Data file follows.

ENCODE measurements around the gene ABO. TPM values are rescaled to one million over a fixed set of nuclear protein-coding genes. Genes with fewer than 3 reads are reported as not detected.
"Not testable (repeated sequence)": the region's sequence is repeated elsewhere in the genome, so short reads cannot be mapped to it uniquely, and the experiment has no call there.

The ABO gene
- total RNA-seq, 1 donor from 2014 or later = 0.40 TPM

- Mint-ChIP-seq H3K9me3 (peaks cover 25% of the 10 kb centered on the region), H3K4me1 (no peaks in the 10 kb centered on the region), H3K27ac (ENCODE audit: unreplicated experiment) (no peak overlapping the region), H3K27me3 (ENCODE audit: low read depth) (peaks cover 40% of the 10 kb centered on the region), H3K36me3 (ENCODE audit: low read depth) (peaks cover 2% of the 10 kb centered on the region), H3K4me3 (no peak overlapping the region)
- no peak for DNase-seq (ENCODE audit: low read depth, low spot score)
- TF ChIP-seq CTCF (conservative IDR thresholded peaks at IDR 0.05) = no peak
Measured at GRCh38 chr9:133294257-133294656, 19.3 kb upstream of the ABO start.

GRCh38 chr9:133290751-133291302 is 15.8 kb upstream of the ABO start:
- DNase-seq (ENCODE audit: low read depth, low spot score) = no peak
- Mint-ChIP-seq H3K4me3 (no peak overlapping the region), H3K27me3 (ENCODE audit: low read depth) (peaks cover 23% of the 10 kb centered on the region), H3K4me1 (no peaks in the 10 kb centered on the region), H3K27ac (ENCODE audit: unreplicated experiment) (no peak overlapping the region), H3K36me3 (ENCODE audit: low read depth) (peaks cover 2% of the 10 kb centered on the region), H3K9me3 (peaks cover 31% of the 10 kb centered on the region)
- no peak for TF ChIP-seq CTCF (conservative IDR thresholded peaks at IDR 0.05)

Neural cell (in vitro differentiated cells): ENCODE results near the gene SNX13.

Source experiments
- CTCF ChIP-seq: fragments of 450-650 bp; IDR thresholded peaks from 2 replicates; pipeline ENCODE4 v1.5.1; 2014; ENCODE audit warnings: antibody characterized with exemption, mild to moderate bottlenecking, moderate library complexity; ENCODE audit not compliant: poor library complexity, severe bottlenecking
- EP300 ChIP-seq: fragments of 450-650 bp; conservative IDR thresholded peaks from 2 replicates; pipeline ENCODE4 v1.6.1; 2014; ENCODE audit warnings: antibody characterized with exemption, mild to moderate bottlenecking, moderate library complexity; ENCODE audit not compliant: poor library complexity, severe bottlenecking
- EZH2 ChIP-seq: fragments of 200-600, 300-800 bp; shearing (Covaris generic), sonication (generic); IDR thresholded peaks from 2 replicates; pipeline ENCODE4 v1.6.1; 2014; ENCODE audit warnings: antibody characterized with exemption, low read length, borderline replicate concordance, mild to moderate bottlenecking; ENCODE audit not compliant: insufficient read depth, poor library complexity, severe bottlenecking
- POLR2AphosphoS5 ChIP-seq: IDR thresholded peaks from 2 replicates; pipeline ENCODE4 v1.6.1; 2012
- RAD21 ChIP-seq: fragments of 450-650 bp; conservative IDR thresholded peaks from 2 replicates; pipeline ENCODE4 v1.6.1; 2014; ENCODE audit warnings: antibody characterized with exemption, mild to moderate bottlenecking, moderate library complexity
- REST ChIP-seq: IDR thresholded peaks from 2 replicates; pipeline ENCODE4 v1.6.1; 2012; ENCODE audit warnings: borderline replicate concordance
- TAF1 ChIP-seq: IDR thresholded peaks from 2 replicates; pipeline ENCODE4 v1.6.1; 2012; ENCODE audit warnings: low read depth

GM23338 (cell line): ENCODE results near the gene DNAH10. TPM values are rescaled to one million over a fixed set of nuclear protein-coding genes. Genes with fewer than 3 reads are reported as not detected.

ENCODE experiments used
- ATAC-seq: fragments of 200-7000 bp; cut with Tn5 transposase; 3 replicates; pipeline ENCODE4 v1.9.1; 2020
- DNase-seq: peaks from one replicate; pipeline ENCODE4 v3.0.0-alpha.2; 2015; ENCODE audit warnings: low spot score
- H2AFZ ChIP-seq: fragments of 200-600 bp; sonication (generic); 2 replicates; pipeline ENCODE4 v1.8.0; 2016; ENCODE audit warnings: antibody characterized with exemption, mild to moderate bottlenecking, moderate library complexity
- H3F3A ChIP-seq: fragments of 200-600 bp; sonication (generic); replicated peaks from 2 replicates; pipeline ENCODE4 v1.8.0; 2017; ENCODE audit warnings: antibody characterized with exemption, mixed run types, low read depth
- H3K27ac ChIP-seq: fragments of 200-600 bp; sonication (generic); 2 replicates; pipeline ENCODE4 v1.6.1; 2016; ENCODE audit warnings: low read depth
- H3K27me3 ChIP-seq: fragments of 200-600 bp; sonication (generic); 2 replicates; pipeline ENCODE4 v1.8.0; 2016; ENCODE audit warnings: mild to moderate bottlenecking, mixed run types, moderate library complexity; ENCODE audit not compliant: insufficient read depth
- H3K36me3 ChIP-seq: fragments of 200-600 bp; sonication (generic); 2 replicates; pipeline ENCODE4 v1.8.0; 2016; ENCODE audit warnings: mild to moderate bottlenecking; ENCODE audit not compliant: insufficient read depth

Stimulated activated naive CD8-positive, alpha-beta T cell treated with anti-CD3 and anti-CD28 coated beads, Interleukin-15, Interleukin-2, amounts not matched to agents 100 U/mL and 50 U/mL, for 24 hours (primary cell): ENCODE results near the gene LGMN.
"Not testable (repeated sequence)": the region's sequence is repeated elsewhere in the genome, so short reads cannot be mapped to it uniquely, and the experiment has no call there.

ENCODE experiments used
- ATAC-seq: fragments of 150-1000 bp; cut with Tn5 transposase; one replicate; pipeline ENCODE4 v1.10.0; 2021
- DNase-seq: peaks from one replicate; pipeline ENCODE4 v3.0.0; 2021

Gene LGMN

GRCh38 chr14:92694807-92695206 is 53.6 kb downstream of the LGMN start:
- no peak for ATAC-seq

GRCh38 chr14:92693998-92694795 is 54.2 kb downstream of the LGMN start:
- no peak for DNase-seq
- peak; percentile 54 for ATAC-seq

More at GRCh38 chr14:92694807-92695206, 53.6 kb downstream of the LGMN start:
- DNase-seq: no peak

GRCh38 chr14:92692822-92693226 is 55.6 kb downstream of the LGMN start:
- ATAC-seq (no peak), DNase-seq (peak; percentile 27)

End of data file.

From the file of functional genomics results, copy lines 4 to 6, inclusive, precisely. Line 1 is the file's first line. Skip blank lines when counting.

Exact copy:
- total RNA-seq, 1 donor from 2014 or later = 0.40 TPM

- Mint-ChIP-seq H3K9me3 (peaks cover 25% of the 10 kb centered on the region), H3K4me1 (no peaks in the 10 kb centered on the region), H3K27ac (ENCODE audit: unreplicated experiment) (no peak overlapping the region), H3K27me3 (ENCODE audit: low read depth) (peaks cover 40% of the 10 kb centered on the region), H3K36me3 (ENCODE audit: low read depth) (peaks cover 2% of the 10 kb centered on the region), H3K4me3 (no peak overlapping the region)
- no peak for DNase-seq (ENCODE audit: low read depth, low spot score)